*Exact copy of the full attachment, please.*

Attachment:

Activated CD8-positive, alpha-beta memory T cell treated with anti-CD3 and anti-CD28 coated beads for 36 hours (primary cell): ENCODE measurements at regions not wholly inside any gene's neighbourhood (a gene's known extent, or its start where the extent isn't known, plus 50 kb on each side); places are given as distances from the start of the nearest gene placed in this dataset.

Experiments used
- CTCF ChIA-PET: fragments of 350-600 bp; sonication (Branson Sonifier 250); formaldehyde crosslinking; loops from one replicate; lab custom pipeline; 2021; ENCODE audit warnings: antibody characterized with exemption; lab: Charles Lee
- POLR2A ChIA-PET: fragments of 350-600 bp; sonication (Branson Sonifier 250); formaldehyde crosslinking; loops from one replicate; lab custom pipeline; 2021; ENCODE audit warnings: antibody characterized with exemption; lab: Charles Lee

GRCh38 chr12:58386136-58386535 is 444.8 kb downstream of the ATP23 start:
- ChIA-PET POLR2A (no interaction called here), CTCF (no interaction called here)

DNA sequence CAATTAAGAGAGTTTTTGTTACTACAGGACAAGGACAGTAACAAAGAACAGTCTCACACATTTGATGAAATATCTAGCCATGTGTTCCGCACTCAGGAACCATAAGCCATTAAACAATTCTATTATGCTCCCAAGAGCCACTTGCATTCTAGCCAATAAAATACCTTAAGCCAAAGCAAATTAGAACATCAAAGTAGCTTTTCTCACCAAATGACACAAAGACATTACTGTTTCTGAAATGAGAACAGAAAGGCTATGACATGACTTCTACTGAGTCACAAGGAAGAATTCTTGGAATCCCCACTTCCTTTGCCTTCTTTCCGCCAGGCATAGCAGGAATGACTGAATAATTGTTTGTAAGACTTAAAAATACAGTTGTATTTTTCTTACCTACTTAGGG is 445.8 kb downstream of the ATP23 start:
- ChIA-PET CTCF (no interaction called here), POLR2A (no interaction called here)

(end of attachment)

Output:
Activated CD8-positive, alpha-beta memory T cell treated with anti-CD3 and anti-CD28 coated beads for 36 hours (primary cell): ENCODE measurements at regions not wholly inside any gene's neighbourhood (a gene's known extent, or its start where the extent isn't known, plus 50 kb on each side); places are given as distances from the start of the nearest gene placed in this dataset.

Experiments used
- CTCF ChIA-PET: fragments of 350-600 bp; sonication (Branson Sonifier 250); formaldehyde crosslinking; loops from one replicate; lab custom pipeline; 2021; ENCODE audit warnings: antibody characterized with exemption; lab: Charles Lee
- POLR2A ChIA-PET: fragments of 350-600 bp; sonication (Branson Sonifier 250); formaldehyde crosslinking; loops from one replicate; lab custom pipeline; 2021; ENCODE audit warnings: antibody characterized with exemption; lab: Charles Lee

GRCh38 chr12:58386136-58386535 is 444.8 kb downstream of the ATP23 start:
- ChIA-PET POLR2A (no interaction called here), CTCF (no interaction called here)

DNA sequence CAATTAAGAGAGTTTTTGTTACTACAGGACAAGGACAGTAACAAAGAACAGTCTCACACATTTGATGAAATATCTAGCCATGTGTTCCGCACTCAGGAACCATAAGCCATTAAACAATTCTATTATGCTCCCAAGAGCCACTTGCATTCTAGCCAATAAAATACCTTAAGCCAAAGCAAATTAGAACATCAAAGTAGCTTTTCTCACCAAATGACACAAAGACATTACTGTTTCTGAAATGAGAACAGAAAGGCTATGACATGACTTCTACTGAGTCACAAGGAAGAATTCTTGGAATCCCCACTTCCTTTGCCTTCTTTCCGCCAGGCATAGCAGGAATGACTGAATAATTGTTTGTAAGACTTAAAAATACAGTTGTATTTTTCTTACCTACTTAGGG is 445.8 kb downstream of the ATP23 start:
- ChIA-PET CTCF (no interaction called here), POLR2A (no interaction called here)